Paul Ford: What is Code? A computer is a clock with benefits. They all work the same, doing second-grade math, one step at a time: Tick, take a number and put it in box one. Tick, take another number, put it in box two. Tick, operate (an operation might be addition or subtraction) on those two numbers and put the resulting number in box one. Tick, check if the result is zero, and if it is, go to some other box and follow a new set of instructions. You, using a pen and paper, can do anything a computer can; you just can’t do those things billions of times per second. 6 tech trends for 2015 that will change our future Technology and innovation can be frustrating to watch in action. That’s because there usually isn’t much action — just incremental change with occasional flashes of brilliance. But the only way to truly understand what’s happening and why is to keep watching.
This Will Revolutionize Education - This Will Revolutionize Education by TeachThought Staff “The job of a teacher is not to deliver information. It is to guide the social process of learning. Millennials Will Become The Majority In The Workforce In 2015. Is Your Company Ready? Next year, people born between 1981 and 1996 are poised to become the new workforce majority and will eventually remake the workplace in their own image. That means office culture is in for big changes. As a new survey shows, this generation is already chafing at today's traditional company structures. Freelancer platform Elance-oDesk and Millennial Branding, a research consultancy, interviewed more than a thousand working millennials and 200 older hiring managers to arrive at what they call the “disjoints” in thinking between these two generations.
Fun enthusiast or student – Try LiveCode Start Today. Try LiveCode Indy Free for 10 days Do you have an idea for an app? Is there something you would like to build but you’ve never had the chance to do it? Or do you want to learn more about how your computing devices work and how software is made? 6 Biggest Tech Debuts to Watch in 2015 Technology is always advancing, but it can be hard to know which advancements are really worth watching. Next year, these giant leaps forward could impact your business. An even thinner iPhone, a smarter car, and maybe even a Wi-Fi maker robot could debut next year. 1.
Be Ready for the Learning Space of the Future While many of us are aware of how new technology is changing the way we engage within the learning space, far too few in our industry are paying attention to the changing expectations of the learners moving into these spaces. While attending the New Media Consortium (NMC) Summer 2014 [ed-tech] conference in Portland, Oregon recently, I saw what our future learners—those currently in K-12 and higher education—are encountering. It’s fascinating. It’s creative. Who’s stopping innovation in schools, teachers or administrators? Photo by monkeybusinessimages/Thinkstock You’ve probably heard all the buzzwords: inquiry- or project-based learning, blended classrooms, gamification, play, etc. Whether the cheerleaders shout “21st-century skills,” “character education,” or “entrepreneurship,” it is clear that we want children to have a school experience that is not only about facts and content, but also about empowering thoughtful individuals. School administrators and teachers are mostly in agreement about these intentions and objectives.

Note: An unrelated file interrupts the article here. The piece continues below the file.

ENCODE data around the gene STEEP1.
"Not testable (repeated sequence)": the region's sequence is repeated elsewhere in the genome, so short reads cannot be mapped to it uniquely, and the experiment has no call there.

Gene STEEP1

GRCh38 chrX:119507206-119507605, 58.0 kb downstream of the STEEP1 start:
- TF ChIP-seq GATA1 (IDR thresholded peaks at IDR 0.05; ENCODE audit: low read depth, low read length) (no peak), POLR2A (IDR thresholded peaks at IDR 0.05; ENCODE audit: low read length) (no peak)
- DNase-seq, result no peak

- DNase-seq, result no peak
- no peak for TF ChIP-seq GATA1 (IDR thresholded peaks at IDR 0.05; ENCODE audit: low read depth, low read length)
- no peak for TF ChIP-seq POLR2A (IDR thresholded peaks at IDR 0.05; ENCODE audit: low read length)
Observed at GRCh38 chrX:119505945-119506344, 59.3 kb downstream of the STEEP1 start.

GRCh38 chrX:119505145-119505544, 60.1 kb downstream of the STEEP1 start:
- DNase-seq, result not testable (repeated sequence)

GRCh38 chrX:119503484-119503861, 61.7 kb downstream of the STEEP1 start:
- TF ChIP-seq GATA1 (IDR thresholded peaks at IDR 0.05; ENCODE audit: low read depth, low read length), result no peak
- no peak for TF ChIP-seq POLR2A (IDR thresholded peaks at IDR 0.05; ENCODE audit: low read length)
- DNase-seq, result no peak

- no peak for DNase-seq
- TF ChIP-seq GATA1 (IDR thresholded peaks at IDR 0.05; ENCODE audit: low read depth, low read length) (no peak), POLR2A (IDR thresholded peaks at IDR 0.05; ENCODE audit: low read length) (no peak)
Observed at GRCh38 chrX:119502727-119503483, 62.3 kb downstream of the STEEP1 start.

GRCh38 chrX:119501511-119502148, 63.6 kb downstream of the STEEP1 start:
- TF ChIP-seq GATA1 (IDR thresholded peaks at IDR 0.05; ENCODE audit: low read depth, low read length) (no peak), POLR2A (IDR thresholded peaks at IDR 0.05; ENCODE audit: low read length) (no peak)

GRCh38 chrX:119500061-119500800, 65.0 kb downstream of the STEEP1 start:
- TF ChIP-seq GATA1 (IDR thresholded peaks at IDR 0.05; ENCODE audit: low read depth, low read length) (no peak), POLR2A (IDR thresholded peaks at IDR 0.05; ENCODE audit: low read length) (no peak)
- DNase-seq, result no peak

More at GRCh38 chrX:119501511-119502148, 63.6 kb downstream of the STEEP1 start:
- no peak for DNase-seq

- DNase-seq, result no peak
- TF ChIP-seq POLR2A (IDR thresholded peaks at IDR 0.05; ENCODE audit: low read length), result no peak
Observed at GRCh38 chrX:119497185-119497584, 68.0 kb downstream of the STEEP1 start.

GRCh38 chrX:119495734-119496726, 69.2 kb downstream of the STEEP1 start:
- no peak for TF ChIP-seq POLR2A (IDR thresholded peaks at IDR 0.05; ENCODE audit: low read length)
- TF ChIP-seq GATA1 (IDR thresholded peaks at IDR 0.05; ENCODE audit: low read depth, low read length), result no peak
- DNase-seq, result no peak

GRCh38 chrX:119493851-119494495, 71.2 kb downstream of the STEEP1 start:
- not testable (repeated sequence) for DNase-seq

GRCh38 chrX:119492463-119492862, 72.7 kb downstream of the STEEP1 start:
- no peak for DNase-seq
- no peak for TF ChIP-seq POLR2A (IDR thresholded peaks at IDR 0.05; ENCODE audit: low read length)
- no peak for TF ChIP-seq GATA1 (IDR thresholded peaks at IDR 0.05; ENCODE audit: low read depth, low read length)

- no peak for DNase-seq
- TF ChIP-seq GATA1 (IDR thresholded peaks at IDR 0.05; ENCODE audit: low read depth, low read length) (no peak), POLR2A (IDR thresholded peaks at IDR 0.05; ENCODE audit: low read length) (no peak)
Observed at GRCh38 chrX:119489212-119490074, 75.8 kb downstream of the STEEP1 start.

Steve Jobs Meeting Techniques Justin Sullivan/GettySteve Jobs. American businesses lose an estimated $37 billion a year due to meeting mistakes. Steve Jobs made sure that Apple wasn't one of those companies. Here are three ways the iconic CEO made meetings super productive. 1. He kept meetings as small as possible. We are trying to close the achievement gap all wrong — teacher On April 27, 2014, hundreds of high school students and other supporters participated in the March to Close the Gap. They walked from the Montgomery County Public Schools board of education building to Courthouse Square to in order to raise the awareness and garner support to close the achievement gap. They are pictured leaving the Montgomery County Public Schools building. (Photo by Sarah L. Voisin/The Washington Post)